As mentioned in last weeks blog Education policy tends to focus on institutions and management rather than on learners and professionals. These big picture issues not only allow politicians to show how well (value for money) they spend our tax-pounds (School buildings), but also to retain the political assumptions behind the policy. Critically the current approach to policy formulation hides both the context within which education operates and ignores the learning and teaching process itself. Education policy continues to remain concerned with discussing the business model and not the learning-process. So lets look at what education policy might be if it was the learning that really mattered and it we focussed on learner-centred approaches.
This blog is concerned with promoting the Open Context Model of Learning and the post-Web 2.0 views of Education of the Learner-Generated Contexts Group. As a group we also realise that you have to change education policy to get the kind of systemic transformation necessary to implement the learner-centred approaches we advocate. As a result we have already spent some time reviewing what a learner-centred policy in the 21st Century might consist of. Over the past two years we have surveyed a range educational professionals on what their preferred policy might be in a project called the Policy Forest. So let’s examine what happened when we offered a range of possible policy statements reflecting traditional, web 2.0 and learner-centred approaches.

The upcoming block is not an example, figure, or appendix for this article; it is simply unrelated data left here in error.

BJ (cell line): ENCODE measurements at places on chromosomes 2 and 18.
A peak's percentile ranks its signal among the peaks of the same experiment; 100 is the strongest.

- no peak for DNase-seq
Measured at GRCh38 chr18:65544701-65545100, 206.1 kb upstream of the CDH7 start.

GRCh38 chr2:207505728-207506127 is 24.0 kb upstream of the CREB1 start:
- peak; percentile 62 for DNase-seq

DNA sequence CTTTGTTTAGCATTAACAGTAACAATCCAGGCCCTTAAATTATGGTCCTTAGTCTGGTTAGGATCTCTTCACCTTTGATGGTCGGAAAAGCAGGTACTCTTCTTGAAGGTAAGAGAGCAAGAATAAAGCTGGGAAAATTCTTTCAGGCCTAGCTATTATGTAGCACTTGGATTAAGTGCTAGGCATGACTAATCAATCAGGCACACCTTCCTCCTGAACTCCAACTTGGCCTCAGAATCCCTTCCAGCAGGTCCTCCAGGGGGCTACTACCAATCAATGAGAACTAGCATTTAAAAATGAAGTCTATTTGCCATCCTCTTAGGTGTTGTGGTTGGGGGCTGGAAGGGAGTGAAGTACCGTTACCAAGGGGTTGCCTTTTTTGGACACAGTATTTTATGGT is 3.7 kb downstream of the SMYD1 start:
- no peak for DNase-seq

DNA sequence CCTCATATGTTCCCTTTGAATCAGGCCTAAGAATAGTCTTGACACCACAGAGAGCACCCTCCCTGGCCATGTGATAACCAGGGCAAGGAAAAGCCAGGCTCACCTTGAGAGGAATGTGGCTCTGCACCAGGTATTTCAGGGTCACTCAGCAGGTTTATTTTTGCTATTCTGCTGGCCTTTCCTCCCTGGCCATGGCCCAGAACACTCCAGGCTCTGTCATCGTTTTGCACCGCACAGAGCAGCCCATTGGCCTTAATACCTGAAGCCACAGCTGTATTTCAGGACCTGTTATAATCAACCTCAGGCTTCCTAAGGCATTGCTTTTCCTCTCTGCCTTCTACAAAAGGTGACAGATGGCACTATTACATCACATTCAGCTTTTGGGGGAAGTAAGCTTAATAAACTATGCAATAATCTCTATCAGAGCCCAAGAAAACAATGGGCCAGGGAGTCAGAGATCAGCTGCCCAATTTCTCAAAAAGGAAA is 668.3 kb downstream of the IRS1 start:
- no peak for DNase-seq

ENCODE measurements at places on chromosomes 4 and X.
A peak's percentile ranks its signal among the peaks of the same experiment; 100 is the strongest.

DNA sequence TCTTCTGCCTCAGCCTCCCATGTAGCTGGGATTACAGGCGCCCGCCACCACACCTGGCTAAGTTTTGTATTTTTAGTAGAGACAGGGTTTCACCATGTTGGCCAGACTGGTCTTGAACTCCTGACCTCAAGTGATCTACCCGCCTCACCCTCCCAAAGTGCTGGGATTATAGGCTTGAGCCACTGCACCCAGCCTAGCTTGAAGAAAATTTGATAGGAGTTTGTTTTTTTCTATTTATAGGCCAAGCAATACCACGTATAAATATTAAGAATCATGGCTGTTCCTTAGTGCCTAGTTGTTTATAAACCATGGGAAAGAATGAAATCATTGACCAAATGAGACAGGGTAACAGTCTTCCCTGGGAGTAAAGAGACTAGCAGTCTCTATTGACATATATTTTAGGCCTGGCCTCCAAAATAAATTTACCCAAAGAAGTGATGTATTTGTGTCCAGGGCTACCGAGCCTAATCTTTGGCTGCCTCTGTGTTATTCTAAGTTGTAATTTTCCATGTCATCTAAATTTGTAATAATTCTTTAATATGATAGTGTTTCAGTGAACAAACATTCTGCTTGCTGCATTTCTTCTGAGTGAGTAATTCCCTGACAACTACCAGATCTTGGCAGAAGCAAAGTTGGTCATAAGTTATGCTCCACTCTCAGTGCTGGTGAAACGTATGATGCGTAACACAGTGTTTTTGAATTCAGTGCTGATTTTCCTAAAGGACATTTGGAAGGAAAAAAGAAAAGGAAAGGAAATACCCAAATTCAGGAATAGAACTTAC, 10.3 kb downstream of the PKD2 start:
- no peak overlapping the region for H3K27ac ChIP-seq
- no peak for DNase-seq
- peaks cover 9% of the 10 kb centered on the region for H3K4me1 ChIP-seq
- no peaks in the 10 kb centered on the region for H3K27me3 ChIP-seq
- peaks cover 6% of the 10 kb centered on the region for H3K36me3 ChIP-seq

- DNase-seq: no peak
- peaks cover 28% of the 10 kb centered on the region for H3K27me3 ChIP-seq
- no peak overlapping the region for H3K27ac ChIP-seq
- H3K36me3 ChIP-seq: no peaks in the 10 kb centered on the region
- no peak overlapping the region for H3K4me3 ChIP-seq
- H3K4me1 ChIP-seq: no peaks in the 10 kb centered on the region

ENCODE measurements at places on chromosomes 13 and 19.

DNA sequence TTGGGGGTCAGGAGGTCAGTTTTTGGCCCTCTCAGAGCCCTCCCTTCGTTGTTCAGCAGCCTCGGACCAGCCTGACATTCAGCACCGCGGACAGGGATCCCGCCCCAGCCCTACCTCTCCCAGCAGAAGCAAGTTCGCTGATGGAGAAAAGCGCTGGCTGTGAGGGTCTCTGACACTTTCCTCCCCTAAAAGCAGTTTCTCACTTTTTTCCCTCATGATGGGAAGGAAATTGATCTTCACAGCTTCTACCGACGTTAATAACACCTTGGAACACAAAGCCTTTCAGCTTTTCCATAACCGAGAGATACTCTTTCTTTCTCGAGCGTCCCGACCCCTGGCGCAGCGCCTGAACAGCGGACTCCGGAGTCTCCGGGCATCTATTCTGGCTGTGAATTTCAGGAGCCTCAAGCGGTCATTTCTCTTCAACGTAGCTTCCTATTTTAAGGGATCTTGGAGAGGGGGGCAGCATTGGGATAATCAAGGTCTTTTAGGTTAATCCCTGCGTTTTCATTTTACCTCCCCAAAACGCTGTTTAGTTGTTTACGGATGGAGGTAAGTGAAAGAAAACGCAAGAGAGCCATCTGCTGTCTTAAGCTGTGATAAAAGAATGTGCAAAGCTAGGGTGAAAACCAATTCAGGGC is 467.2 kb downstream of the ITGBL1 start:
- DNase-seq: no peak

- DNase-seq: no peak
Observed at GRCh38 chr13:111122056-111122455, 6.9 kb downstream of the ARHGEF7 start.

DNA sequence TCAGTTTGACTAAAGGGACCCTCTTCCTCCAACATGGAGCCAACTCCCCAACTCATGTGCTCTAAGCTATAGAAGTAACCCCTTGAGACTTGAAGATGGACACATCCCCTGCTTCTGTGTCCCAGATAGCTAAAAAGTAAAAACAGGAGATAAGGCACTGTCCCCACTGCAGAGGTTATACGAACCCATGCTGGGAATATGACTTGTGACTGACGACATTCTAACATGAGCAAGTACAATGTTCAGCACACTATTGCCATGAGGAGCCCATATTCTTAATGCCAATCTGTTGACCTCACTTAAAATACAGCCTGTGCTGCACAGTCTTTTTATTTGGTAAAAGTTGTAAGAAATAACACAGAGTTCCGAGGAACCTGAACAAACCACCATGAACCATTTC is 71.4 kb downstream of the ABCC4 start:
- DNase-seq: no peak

If you would rather take the survey before learning of its outcomes then download the Policy-Forest-survey.
Educational institutions are driven by both the educational targets (reinforced by inspection) and the CSR spending profiles (re-inforced by auditing), that government imposes on them. Ultimately then the learning and teaching process exists within a framework that is both instigated through, and also policed by, educational policy formulations. And policy addresses a limited range of issues based more on what can be modelled than on a vision of learning. The degree of freedom for educational professionals to stray beyond policy is increasingly proscribed, but inventive and passionate teachers and lecturers, and learners too, always find ways to circumvent this with fun and innovation. In the end however pedagogy, the delivery of subject-based education, is measured as successful if the results match the management profile offered and draw down all the available funding; at best learning is merely a proxy for management efficiency.